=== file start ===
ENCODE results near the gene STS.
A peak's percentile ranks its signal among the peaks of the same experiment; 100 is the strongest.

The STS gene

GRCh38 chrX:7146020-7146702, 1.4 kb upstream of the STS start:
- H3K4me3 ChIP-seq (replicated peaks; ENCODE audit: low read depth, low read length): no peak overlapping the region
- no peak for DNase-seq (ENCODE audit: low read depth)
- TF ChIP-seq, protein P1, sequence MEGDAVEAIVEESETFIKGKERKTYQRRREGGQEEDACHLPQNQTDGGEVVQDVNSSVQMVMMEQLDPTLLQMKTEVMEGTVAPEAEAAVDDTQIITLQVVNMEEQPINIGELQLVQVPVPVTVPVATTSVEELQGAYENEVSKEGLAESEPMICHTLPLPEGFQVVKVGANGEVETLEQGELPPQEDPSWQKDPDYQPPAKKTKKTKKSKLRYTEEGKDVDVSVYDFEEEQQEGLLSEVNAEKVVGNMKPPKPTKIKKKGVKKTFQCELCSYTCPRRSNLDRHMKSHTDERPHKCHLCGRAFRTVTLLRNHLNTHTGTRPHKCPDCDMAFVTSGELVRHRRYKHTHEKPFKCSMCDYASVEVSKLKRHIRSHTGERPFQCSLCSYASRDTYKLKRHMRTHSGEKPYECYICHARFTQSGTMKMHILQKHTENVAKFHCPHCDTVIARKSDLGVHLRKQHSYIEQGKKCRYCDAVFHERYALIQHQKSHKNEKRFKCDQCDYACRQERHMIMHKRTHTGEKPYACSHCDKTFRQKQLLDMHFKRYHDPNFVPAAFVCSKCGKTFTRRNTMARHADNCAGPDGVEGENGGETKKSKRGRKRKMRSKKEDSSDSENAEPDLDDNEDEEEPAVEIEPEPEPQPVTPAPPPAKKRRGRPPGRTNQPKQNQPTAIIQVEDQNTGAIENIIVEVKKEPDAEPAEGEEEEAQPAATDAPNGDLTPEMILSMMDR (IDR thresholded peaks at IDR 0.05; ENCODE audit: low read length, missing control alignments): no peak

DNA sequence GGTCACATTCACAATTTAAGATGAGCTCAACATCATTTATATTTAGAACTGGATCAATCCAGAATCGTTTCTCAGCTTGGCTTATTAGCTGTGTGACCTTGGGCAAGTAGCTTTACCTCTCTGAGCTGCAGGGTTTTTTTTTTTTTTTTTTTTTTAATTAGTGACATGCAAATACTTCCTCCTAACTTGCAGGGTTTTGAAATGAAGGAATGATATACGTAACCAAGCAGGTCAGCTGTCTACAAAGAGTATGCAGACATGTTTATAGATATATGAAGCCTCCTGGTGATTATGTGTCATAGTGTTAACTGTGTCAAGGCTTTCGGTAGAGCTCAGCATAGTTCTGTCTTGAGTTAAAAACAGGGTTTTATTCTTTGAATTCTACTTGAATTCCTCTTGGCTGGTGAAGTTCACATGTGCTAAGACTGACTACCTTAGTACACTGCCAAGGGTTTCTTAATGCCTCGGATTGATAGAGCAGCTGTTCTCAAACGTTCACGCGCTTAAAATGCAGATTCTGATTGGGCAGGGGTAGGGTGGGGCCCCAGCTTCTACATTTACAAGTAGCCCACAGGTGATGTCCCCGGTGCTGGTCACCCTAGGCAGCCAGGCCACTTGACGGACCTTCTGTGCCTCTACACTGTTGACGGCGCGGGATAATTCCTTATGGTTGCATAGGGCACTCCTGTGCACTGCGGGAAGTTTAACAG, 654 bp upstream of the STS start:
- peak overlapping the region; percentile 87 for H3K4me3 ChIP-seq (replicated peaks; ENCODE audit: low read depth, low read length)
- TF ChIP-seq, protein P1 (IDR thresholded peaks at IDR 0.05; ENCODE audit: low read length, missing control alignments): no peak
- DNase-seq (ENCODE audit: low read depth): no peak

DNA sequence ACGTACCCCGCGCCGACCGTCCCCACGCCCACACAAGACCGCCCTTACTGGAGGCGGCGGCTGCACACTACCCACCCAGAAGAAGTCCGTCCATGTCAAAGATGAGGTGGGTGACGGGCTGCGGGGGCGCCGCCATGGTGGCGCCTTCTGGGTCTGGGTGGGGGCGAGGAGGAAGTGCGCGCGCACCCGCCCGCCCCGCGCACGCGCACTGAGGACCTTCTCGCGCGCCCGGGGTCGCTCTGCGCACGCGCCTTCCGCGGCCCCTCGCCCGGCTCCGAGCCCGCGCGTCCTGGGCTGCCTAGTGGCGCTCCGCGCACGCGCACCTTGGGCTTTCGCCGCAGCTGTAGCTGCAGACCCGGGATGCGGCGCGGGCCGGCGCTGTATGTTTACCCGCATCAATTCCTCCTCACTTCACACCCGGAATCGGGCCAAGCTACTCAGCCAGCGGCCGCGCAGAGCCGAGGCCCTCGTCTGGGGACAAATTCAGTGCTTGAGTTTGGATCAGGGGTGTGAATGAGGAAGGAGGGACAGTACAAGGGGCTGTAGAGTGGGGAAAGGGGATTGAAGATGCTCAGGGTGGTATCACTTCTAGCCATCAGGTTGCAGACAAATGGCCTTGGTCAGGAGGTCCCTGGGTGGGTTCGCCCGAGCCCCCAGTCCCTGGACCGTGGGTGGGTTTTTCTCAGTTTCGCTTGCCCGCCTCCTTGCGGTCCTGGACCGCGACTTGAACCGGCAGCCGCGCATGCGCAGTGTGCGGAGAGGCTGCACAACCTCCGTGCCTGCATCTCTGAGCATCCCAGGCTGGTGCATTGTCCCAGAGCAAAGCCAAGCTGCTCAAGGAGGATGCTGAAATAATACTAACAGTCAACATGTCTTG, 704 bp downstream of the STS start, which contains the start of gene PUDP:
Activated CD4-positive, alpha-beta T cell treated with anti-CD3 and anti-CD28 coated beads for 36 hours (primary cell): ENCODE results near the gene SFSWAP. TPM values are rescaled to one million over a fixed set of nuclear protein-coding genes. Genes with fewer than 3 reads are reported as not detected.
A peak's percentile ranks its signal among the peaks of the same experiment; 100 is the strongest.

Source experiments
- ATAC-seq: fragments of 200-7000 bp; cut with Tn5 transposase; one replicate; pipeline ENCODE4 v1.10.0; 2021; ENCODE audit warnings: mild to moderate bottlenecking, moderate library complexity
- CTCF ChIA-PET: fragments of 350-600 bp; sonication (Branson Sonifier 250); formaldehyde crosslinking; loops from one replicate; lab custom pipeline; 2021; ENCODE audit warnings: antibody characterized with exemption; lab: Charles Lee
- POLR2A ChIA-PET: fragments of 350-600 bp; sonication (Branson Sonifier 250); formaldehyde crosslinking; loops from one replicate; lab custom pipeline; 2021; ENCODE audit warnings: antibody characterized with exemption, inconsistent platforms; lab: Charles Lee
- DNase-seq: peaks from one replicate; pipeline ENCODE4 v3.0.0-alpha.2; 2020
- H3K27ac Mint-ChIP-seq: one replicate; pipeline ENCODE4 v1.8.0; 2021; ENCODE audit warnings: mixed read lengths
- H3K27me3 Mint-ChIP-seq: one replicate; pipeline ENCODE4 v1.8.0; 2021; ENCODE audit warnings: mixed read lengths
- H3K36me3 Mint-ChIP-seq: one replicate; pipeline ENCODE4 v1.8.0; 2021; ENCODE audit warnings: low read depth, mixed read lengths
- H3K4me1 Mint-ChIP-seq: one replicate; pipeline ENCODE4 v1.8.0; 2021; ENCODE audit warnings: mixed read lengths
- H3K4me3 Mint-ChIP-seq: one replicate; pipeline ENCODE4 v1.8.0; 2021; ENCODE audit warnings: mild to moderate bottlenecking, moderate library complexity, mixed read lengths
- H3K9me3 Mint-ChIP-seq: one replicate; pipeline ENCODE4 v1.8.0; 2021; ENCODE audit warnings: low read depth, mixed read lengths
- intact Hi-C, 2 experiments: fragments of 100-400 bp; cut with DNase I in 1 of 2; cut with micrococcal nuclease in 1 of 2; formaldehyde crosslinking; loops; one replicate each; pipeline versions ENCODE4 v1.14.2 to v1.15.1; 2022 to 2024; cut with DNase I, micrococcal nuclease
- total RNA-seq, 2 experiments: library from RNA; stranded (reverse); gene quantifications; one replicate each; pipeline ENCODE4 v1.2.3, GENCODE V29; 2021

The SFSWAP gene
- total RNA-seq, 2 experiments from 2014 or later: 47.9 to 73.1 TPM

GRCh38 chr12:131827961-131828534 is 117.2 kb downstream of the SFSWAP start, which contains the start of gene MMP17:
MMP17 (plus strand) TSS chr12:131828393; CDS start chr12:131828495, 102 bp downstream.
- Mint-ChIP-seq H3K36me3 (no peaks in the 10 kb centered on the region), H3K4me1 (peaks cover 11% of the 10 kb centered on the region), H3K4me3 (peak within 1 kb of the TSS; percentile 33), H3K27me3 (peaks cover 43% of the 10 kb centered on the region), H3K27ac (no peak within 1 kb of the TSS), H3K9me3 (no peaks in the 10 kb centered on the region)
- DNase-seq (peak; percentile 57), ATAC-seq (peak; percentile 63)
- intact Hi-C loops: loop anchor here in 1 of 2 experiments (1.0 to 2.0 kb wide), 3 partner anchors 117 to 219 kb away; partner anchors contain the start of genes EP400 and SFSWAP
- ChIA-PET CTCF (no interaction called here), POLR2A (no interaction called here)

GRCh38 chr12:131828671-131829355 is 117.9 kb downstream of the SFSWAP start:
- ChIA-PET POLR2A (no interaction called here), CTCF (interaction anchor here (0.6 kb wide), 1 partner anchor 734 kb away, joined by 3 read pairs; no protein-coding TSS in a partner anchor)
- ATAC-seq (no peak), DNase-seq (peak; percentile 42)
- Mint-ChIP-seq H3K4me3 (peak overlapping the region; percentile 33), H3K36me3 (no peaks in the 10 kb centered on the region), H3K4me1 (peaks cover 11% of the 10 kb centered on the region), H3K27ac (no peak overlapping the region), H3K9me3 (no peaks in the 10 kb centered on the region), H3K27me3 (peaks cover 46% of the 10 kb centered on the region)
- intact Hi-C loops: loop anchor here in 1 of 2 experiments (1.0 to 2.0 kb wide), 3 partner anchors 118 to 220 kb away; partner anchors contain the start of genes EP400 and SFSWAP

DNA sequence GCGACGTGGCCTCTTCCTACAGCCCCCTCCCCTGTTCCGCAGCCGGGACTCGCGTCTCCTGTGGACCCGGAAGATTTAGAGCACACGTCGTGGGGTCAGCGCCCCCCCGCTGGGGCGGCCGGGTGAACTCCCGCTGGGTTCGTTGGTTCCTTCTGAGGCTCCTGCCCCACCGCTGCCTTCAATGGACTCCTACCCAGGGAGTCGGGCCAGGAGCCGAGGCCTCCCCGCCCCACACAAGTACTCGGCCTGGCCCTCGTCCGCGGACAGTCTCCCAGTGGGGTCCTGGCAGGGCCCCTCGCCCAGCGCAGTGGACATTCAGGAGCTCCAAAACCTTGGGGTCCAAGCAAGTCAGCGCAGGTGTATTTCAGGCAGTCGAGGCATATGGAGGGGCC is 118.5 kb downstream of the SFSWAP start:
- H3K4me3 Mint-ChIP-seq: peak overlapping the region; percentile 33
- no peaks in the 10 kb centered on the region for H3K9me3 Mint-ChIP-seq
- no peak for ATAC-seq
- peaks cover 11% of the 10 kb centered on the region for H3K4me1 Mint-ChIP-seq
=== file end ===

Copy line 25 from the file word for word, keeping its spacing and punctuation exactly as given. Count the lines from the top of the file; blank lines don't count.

- H3K9me3 Mint-ChIP-seq: one replicate; pipeline ENCODE4 v1.8.0; 2021; ENCODE audit warnings: low read depth, mixed read lengths